The Respondent has failed to show that it has acquired any trademark rights in respect of the disputed domain name or that the disputed domain name is used in connection with a bona fide offering of goods or services.
Therefore, the Panel finds that the Complainant has satisfied the second requirement of paragraph 4(a) of the Policy.
C. Registered and Used in Bad Faith
The Complainant is required to prove that the disputed domain name was registered and is being used in bad faith. Paragraph 4(b) of the Policy lists four circumstances that, without limitation, shall be evidence of the registration and use of a domain name in bad faith:
“(i) circumstances indicating that you have registered or you have acquired the domain name primarily for the purpose of selling, renting, or otherwise transferring the domain name registration to the complainant who is the owner of the trademark or service mark or to a competitor of that complainant, for valuable consideration in excess of your documented out-of-pocket costs directly related to the domain name; or
(ii) you have registered the domain name in order to prevent the owner of the trademark or service mark from reflecting the mark in a corresponding domain name, provided that you have engaged in a pattern of such conduct; or
(iii) you have registered the domain name primarily for the purpose of disrupting the business of a competitor; or
(iv) by using the domain name, you have intentionally attempted to attract, for commercial gain, Internet users to your website or other on-line location, by creating a likelihood of confusion with the complainant’s mark as to the source, sponsorship, affiliation, or endorsement of your website or location or of a product or service on your website or location.”
The above four circumstances are not exclusive and bad faith may be found by the Panel alternatively.
The Complainant’s trademarks are widely known, and it is evident to the Panel that they were known to the Respondent when registering the disputed domain name. Said domain name is highly unlikely to have been registered if it were not for the Complainant’s trademarks. (See Revlon Consumer Products Corporation v. Privacy-Protect.org/Milan Kovac, WIPO Case No. D2010 1806).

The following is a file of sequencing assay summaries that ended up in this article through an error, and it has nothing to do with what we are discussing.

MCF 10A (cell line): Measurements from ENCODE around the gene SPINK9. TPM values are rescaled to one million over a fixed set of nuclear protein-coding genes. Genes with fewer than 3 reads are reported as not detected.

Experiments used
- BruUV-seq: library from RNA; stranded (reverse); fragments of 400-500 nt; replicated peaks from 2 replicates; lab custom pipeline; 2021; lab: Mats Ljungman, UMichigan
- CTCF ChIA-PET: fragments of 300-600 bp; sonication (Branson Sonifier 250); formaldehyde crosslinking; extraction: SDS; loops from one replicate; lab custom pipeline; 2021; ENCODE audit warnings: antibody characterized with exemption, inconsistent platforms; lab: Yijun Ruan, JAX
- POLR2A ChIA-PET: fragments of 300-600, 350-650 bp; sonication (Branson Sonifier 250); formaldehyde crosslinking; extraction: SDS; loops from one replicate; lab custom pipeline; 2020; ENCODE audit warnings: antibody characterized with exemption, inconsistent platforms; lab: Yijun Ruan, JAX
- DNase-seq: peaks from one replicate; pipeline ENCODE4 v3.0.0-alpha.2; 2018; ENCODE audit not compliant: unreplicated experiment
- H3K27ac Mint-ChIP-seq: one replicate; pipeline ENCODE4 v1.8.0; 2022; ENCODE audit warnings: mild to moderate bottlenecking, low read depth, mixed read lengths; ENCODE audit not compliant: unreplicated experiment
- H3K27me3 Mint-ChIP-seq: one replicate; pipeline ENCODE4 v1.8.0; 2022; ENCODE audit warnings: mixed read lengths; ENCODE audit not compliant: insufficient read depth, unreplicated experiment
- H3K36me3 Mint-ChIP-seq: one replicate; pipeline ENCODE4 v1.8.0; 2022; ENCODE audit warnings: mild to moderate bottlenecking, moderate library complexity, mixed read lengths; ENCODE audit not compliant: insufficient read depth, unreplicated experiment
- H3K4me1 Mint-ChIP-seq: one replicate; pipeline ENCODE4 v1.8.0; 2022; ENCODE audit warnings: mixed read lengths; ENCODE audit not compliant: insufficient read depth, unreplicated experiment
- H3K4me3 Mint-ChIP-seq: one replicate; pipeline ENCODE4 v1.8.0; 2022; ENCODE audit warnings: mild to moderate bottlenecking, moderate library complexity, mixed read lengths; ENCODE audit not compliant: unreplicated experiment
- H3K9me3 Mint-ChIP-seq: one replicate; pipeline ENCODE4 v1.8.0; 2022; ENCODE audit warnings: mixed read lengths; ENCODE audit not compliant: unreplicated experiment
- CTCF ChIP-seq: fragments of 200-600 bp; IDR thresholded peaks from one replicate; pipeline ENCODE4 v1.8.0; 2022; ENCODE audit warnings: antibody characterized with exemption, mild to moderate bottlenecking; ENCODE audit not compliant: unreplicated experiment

At the time of the filing of this UDRP complaint, according to the Complainant, the disputed domain name displayed several links to Amazon.com and also contained several images taken from the Complainant’s home page (located at the domain name ). This is evidenced by the screenshots available at Annex 10 of the Complaint. Currently the web site has no content at all.
The Panel concludes that disputed domain name's corresponding website had at the time of filing of the Complaint a rather professional appearance, which was capable of giving the visitor the impression that it was a website that is somehow endorsed by the Complainant; a clear case of bad faith. (See Oakley, Inc. v. Joel Wong/BlueHost.com- INC, WIPO Case No. D2010 0100).
As to the current use of the disputed domain name, the Panel finds, having examined all of the facts and circumstances of this case, that it is being passively held, which in this matter amounts to bad faith use. (See Telstra Corporation Limited v. Nuclear Marshmallows, WIPO Case No. D2000-0003; and Bayer Schering Pharma AG v. New World Express LLC / udrp D2010-1387, WIPO Case No. D2010 1387).
The Complainant sent a cease and desist letter and several emails to the Respondent between July and October 2010. (See Annex 3 and 12 of Complaint). No reply has been received. The Panel finds the Respondent’s conduct in failing to reply to the Complainant’s cease and desist letter to be a compounding factor in bad faith. (See Veuve Clicquot Ponsardin, Maison Fondée en 1772 v. The Polygenix Group Co., WIPO Case No. D2000-0163; and Pearson Education, Inc v. CTP Internacional; Private Registration at Directi Internet Solutions Pvt. Ltd. and , WIPO Case No. D2009 0266).
Therefore, taking all the circumstances into account and for all the above reasons, the Panel concludes that the Respondent has registered and is using the disputed domain name in bad faith.
For all the foregoing reasons, in accordance with paragraphs 4(i) of the Policy and 15 of the Rules, the Panel orders that the domain name be transferred to the Complainant.
Pablo A. Palazzi
Dated: December 27, 2010